- HELOC: If you already own your primary residence, adding a HELOC can allow you to tap into the equity that you have in that property. Many people are uncomfortable with the thought of any additional debt and would not want to go this route, but for those that like to utilize leverage and are confident in their ability to get a greater return on the investment of that money then this might be a strategy to consider. Don’t forget to factor in the tax implications of your returns on invested money when running the numbers on this scenario.

- Hard money loans: Hard money loans are essentially borrowing high-interest, private money. I would not necessarily recommend this, especially for new investors. There could be a place and time for utilization of these loans by some investors, but generally the costs and risk are steep. If this is your only option to consider, I would recommend waiting to invest and continue saving for a down payment.

- Retirement funds (SDIRA): Retirement funds can be utilized for investing in real estate. The funds have to be transferred to a custodian that handles self-directed accounts as you do not have this option through traditional retirement custodians like Vanguard or Fidelity. Just like any other retirement account, there are rules you have to follow to keep your account qualified as a retirement account. You can find an article on some of those rules here: Also, there can be some tax implications that you should discuss with your CPA before setting up a self-directed IRA. This relates to the gain on the leveraged portion of a real estate investment within an IRA (Unrelated Business Income Tax, or UBIT), a separate topic beyond the scope of this article but something to be aware of.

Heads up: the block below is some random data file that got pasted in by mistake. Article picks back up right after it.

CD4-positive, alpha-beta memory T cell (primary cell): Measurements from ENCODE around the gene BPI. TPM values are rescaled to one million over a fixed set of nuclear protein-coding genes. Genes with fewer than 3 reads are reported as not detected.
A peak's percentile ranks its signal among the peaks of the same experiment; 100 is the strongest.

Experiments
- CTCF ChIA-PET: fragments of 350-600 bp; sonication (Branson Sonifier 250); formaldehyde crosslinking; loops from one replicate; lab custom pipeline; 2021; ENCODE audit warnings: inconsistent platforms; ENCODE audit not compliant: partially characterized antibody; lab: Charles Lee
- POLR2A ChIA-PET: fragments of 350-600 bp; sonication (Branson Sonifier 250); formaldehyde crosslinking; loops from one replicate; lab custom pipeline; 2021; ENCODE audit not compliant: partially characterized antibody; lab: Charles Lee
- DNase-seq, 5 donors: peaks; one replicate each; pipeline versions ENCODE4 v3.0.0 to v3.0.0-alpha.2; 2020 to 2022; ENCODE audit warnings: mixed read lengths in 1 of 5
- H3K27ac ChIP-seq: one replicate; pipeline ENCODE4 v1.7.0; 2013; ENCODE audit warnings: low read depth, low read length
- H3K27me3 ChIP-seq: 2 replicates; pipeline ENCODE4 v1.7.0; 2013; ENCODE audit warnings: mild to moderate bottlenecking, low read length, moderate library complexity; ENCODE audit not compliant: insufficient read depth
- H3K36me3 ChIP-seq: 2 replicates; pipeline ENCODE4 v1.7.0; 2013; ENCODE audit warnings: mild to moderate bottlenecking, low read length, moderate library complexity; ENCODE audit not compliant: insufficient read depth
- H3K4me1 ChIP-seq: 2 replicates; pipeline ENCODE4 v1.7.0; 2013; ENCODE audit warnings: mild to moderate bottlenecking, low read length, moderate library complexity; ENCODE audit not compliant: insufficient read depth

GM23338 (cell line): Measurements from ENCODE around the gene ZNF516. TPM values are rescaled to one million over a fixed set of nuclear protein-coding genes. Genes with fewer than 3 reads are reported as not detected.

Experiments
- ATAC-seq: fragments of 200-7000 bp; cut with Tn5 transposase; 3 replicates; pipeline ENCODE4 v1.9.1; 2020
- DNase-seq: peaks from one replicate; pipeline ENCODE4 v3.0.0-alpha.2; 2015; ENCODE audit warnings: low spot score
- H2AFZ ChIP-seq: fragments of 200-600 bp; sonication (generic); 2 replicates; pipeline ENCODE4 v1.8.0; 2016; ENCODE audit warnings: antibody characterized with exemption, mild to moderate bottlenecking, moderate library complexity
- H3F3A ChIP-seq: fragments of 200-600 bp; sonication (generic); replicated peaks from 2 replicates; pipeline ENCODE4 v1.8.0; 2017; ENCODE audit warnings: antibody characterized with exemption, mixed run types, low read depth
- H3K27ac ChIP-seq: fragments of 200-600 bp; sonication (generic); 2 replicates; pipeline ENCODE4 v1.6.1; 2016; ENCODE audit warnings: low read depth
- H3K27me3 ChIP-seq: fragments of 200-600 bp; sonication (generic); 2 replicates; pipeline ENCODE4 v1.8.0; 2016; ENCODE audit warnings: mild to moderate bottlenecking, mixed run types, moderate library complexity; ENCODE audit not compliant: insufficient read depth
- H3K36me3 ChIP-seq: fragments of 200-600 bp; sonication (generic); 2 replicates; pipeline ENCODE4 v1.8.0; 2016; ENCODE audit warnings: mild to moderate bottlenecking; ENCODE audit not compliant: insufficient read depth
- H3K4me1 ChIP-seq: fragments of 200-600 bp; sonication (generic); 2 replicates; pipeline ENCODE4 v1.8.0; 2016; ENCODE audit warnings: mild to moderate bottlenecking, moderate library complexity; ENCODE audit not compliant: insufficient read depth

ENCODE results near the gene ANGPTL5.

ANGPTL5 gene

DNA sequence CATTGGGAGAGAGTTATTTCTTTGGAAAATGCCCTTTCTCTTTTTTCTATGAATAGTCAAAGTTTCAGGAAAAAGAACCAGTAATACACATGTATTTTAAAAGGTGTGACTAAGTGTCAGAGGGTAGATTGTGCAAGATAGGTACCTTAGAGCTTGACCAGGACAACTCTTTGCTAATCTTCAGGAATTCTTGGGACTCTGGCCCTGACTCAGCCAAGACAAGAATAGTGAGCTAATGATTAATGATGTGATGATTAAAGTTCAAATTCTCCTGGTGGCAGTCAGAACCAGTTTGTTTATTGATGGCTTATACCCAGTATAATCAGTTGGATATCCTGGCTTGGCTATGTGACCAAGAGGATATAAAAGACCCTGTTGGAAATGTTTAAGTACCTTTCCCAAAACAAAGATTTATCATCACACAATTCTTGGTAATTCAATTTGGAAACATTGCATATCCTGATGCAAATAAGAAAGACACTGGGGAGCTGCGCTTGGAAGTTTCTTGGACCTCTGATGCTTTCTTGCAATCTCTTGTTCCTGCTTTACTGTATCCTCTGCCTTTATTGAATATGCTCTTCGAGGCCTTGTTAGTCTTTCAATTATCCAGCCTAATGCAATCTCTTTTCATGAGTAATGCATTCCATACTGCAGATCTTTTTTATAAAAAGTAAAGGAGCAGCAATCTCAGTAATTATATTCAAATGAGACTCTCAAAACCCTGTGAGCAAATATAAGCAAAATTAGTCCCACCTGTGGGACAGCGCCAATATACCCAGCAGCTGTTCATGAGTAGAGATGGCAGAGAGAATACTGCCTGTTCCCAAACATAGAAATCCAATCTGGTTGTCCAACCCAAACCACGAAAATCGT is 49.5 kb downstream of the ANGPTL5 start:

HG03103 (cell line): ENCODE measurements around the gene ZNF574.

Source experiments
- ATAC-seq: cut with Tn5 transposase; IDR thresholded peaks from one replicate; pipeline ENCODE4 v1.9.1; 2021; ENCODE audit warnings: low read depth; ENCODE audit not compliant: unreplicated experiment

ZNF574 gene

- Bonus/windfall: Perhaps you get a productivity bonus each year (lucky you!) or you received some money from an inheritance. There are always a lot of things we would LIKE to do with “extra” money, but hopefully you give great consideration as to whether you are utilizing those lump sums of money wisely. Sure, you’ve worked hard and deserve to enjoy the fruits of your labor, but often times people end up spending their money on material things to compensate themselves for the hard work they do, only to find that that money evaporates and the material thing didn’t bring as much happiness as they thought it would. To me, financial freedom seems more satisfying than most material possessions that so many people obsess over. Each to their own, but just choose wisely and consciously.

Hopefully this has given you a few insights into how to get started if you are interested in pursuing real estate. I’d love to hear how your experiences have been similar or different to this and any additional recommendations for new investors.

As always, reach out with any questions or comments! Happy investing!